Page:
The DIY Protein Powder Starter Kit

The world of supplements and protein powders has no shortage of ingredients, information and considerations that may seem daunting if you are just starting out or just starting to consider its potential. Today we are here to break it down for you.

Protein powder for capsule supplements

Choosing the protein powder for you

Protein powders come in a variety of types, sources, price tags and uses. While we may be talking about powders, each has different functions and benefits on our bodies which is why it is important to define your goal. Want to get leaner? Thinking about aging? Want to stay healthy? Regardless of your goal, there is a supplement out there for you. To make the process simpler, we are going to focus on 3 main types so you can start off your journey.

Whey Protein

Chances are, you’ve heard of whey protein. Derived from milk, whey is a popular protein to take to complement your fitness goals. With a complete amino acid profile and a rapid absorption, it is used both before and after workouts in order to build muscle, encourage muscle repair and aid the recovery process needed to get toned. Whey also contains BCAAs (Branched Chain Amino Acids), that are key for muscle synthesis.


Collagen is the most abundant protein in the human body. It is derived from bovine hide (like our Gelatin Capsules) and contains the amino acids glycine, proline and hydroxyproline. To put it in basic terms: collagen is the vital component in skin, bones and connective tissues like tendons and ligaments. Although it is naturally present in our bodies, as we age, we tend to produce less collagen, which makes for wrinkled skin, bone and joint injuries and weaker nails and hair. For these reasons, collagen is an essential ingredient of any supplement intake, specially when thinking about aging and overall health.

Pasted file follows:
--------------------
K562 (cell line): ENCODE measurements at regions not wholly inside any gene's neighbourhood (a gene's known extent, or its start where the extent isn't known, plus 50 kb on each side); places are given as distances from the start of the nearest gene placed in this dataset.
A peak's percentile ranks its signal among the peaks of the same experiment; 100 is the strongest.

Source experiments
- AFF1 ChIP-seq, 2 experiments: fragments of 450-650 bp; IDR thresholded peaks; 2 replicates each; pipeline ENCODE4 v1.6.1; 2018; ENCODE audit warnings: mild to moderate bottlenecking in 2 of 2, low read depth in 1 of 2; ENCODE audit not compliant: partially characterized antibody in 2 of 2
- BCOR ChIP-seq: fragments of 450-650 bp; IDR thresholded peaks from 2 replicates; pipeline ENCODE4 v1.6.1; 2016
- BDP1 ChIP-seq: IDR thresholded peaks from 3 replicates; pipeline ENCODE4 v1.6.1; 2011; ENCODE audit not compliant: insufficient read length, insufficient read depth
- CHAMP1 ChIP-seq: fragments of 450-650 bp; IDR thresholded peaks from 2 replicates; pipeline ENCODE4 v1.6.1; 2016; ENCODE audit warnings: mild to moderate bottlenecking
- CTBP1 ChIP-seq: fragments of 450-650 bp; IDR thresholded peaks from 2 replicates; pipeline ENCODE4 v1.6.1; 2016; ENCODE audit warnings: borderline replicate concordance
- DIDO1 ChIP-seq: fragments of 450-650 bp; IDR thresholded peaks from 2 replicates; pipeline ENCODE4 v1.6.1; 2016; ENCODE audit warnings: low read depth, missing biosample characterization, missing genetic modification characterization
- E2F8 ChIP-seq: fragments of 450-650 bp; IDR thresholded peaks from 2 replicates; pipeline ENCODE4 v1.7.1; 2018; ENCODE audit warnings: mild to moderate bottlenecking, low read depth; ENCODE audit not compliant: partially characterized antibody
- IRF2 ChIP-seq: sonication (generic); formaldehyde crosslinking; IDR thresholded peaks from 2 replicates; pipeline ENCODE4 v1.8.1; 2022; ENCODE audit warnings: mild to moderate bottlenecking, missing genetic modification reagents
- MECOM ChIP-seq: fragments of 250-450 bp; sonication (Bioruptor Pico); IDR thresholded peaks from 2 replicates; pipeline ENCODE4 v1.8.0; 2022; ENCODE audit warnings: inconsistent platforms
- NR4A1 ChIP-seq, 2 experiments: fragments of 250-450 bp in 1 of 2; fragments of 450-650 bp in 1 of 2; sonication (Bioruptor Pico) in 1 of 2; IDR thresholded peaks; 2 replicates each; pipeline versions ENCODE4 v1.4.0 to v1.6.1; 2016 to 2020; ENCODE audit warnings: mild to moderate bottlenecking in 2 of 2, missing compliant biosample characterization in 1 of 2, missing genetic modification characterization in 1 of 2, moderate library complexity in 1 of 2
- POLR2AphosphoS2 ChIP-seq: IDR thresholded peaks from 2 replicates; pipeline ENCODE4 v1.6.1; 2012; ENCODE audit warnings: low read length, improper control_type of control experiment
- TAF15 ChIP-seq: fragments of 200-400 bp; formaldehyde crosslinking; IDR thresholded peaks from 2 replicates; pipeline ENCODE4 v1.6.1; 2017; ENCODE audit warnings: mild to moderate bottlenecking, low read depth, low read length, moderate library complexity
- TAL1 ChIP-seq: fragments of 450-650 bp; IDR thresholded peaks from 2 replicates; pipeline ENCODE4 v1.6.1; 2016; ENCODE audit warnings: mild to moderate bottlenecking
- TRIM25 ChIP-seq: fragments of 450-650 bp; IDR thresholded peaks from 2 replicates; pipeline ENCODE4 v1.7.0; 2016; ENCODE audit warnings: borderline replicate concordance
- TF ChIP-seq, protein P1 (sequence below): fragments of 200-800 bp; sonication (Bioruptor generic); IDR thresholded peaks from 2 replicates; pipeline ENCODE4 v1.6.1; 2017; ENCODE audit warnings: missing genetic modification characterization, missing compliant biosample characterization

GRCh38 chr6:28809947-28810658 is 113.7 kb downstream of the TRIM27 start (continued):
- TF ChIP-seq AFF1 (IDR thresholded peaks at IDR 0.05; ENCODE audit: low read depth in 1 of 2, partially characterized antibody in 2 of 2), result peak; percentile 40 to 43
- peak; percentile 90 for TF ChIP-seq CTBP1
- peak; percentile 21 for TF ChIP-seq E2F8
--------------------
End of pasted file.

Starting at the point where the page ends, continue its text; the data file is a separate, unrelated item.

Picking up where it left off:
Empty Capsules by Capsuline

Soy Protein

Since both whey and collagen are derived from animal products, we thought it was important to include a plant-based protein within our list. For vegetarians, vegans and those who avoid or are allergic to animal products, plant-based proteins are a major source of this important nutrient. Vegan protein powders may be made from soy, hemp, rice, pea, and peanut, among others. However, we are including soy because much like whey, soy is a complete protein, meaning that it contains all essential amino acids. While there some concerns associated with soy protein and hormonal levels, it is also considered a source of health benefits specially when used as a supplement for special diet and health concerns. Since those who pursue a vegan/vegetarian lifestyle eliminate common protein sources like chicken, meat, fish and dairy; plant-based protein sources become an important dietary supplement to maintain overall health and achieve fitness goals.

How to take your proteins

Before, after, during, shakes, water, in your meals. Oh my! Much like the variety of options available in protein powders, you may get overwhelmed with how and when to take them. This is why here at Capsuline we favor the convenience of capsules. Not only are they easy to transport (both for everyday dragging around and travel), they are also a way to avoid bad tastes and assure proper intake dosage and concentration for your health goals.

Furthermore, making your own supplements is the best way to design a supplement plan that suits your dietary concerns, health needs and body considerations.

While this article is a starter kit, it by no means covers all proteins and ingredients available out there. Whether you have special concerns like allergies or conditions like diabetes, you aim to lose weight or build muscle, or if taking certain ingredients affects your digestive system, you should find the right protein powder for you. Just like each of us is unique, so are our needs and expectations, make your own and cater to yourself with Capsuline!

This blog provides general information and discussions about health and related subjects. The information and other content provided in this blog, or in any linked materials, are not intended and should not be construed as medical advice, nor is the information a substitute for professional medical expertise or treatment.

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